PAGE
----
Enhancing Flavor with Kombu

By Cook's Illustrated Published July 2013

A little kelp can help out the flavor of your soups and sauces in a big way.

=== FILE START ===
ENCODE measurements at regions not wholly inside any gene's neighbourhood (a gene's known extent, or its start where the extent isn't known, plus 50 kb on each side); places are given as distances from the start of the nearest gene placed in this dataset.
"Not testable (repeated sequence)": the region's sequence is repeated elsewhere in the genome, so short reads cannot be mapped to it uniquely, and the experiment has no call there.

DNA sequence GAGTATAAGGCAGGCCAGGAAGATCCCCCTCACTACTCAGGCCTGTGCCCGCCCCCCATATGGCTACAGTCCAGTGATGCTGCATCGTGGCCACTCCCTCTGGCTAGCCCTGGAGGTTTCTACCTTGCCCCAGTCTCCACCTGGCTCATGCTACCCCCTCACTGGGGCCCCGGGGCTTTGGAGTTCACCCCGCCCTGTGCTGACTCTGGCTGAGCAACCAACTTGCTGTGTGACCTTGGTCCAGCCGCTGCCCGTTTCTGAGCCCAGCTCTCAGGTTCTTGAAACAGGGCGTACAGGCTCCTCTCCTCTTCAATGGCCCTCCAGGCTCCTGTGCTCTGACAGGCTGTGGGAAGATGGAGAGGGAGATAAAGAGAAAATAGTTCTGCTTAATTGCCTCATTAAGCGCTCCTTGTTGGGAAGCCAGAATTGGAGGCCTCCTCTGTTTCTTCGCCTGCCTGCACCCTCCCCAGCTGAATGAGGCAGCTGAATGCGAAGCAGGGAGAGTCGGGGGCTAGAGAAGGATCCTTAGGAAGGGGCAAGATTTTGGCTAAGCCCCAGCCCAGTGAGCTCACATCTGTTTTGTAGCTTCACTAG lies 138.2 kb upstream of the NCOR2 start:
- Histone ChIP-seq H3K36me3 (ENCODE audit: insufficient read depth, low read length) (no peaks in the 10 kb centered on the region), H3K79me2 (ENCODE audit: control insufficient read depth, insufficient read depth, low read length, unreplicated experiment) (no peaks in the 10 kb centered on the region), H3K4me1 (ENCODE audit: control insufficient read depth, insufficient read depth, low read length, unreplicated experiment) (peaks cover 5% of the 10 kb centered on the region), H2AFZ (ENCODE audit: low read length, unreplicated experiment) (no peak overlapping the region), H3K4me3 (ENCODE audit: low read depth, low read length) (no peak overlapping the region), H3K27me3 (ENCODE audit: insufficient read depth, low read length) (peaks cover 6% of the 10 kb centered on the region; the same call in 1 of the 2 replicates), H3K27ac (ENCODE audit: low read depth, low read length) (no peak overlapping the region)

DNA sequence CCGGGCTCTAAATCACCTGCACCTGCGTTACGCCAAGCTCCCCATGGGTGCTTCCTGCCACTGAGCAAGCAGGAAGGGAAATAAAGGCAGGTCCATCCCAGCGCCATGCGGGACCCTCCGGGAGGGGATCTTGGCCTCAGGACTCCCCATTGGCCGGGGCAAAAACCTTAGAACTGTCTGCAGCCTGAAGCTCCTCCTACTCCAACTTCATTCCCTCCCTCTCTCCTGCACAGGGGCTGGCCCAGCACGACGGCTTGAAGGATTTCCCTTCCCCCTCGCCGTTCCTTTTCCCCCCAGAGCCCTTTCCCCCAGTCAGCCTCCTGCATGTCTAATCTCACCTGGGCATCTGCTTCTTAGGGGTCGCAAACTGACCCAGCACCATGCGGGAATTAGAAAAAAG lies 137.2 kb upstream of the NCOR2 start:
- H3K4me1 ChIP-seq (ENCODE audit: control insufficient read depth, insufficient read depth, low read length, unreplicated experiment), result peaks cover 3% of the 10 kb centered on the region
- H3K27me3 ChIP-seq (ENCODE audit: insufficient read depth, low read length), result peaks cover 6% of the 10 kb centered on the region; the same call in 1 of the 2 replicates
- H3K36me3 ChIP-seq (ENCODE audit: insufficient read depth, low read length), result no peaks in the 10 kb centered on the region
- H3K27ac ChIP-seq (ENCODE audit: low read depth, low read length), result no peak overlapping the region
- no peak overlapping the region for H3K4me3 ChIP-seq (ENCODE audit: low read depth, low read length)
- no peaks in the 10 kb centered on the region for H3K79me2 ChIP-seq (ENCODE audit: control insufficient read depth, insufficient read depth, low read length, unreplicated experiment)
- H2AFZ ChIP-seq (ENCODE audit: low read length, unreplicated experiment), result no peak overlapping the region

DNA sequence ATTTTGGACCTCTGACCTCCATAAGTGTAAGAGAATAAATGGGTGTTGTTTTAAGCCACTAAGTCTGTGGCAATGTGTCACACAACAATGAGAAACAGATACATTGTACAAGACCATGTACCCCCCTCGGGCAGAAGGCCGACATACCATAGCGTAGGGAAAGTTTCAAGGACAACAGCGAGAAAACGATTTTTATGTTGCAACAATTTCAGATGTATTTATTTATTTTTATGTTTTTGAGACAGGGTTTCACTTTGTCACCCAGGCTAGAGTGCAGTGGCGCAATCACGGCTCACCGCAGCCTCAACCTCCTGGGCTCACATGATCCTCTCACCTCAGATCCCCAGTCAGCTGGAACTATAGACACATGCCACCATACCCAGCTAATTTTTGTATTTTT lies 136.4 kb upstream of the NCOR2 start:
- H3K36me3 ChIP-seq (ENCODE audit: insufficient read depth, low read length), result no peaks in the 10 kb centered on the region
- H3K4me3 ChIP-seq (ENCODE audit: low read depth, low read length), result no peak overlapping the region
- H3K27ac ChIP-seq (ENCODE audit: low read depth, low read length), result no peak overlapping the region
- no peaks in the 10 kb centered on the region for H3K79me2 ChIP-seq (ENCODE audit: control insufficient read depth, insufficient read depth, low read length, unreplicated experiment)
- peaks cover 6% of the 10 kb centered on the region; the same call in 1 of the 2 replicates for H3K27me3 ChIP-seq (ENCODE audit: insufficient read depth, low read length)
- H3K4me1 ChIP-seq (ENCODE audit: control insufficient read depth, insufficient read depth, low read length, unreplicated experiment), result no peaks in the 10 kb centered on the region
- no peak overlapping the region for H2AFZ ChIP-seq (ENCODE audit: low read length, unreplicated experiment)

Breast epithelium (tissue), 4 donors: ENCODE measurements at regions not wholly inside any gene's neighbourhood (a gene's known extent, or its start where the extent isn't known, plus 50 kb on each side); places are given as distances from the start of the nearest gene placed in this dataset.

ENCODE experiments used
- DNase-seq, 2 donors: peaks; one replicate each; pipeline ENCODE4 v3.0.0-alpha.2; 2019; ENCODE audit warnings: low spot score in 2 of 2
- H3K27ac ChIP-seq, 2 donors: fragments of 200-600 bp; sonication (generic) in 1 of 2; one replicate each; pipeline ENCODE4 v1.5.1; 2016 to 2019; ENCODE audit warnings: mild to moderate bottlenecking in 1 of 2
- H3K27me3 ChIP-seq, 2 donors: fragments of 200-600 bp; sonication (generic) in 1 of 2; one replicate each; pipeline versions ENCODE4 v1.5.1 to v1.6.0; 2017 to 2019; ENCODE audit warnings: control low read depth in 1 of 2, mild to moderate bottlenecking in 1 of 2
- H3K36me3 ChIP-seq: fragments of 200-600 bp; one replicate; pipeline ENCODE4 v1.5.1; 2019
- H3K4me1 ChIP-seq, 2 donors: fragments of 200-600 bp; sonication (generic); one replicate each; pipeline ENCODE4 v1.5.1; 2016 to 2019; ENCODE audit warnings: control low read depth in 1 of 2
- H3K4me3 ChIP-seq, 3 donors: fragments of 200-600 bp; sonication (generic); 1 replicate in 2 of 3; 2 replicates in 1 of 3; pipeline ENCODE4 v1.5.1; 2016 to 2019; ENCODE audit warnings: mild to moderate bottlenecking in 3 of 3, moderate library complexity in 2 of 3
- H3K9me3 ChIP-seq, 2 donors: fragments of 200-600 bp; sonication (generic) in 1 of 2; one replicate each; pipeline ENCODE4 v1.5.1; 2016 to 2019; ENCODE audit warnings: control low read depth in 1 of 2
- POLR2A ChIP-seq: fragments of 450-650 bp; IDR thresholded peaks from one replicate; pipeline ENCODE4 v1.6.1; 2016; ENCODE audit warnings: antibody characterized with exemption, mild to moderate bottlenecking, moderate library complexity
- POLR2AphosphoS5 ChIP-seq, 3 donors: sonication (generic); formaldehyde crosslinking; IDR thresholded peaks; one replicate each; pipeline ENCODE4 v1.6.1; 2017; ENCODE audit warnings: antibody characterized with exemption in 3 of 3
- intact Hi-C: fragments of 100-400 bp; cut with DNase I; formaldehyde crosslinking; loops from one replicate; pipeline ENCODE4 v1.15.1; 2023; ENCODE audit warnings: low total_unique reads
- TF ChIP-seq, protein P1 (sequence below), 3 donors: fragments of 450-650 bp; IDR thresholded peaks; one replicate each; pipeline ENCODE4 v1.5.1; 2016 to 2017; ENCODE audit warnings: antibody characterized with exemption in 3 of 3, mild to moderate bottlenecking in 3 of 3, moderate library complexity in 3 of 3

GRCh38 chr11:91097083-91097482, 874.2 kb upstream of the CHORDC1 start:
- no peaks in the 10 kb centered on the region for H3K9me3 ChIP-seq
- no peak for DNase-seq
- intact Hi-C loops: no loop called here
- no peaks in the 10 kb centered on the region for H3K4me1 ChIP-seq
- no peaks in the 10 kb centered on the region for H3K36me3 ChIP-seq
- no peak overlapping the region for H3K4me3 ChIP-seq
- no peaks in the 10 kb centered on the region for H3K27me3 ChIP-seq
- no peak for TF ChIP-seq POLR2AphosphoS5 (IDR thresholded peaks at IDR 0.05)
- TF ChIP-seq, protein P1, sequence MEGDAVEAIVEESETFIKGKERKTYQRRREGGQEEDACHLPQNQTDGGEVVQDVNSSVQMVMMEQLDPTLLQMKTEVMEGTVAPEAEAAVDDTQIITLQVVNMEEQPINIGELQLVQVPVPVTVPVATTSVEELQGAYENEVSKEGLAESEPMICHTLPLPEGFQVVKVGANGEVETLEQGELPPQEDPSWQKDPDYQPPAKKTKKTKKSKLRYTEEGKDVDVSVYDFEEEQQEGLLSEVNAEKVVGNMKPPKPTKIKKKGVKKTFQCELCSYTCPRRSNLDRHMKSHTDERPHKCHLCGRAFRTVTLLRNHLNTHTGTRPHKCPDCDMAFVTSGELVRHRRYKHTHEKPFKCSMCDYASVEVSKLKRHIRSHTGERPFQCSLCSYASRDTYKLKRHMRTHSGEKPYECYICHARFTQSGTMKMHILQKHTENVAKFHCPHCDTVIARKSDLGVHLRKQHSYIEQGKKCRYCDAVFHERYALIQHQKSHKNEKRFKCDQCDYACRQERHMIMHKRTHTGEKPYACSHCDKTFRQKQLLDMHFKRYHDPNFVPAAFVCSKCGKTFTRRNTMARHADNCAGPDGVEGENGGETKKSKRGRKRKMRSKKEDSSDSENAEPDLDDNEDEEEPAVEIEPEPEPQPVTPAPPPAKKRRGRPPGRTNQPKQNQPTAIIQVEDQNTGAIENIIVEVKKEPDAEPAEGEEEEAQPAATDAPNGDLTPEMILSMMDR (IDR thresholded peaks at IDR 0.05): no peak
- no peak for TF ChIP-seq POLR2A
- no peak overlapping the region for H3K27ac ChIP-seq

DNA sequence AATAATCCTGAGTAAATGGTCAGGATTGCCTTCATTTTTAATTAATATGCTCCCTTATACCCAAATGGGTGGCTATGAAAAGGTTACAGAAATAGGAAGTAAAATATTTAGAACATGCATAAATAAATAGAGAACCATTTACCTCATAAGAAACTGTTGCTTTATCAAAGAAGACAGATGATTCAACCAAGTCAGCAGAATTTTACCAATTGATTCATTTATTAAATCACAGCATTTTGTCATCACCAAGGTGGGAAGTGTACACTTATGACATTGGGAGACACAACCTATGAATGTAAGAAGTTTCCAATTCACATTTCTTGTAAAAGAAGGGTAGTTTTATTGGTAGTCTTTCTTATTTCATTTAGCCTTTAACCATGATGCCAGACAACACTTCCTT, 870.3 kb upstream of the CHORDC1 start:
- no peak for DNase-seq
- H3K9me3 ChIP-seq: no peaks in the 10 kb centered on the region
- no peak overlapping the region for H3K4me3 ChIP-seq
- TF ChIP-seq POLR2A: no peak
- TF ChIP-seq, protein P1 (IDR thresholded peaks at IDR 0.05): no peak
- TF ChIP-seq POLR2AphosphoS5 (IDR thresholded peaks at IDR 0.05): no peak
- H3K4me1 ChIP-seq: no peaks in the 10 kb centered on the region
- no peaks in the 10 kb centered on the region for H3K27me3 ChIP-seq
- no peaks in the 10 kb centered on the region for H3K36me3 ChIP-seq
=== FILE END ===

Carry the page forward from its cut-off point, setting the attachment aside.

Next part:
Kombu is a dried kelp rich in flavor-enhancing glutamic acid that’s used ­extensively in Japanese cooking. One of its most popular applications is in dashi, Japan’s multipurpose base for soups, stews, and sauces. Japanese cooks often add the seaweed to cold water, which is then brought to a simmer, at which point the kombu is removed (temperatures above a simmer can pull out off flavors). We found that the kelp can also be used to deepen flavor in nontraditional applications like ­vegetable soup and tomato sauce when small pieces of it are added to the pot with the soup’s liquid ingredients and with the tomatoes in pasta sauce. For every quart of liquid (or liquid-like ingredients), add a 2 by 2-inch piece of kombu (which can be found in both Asian markets and many ordinary grocery stores), making sure to remove it just as the liquid begins to simmer.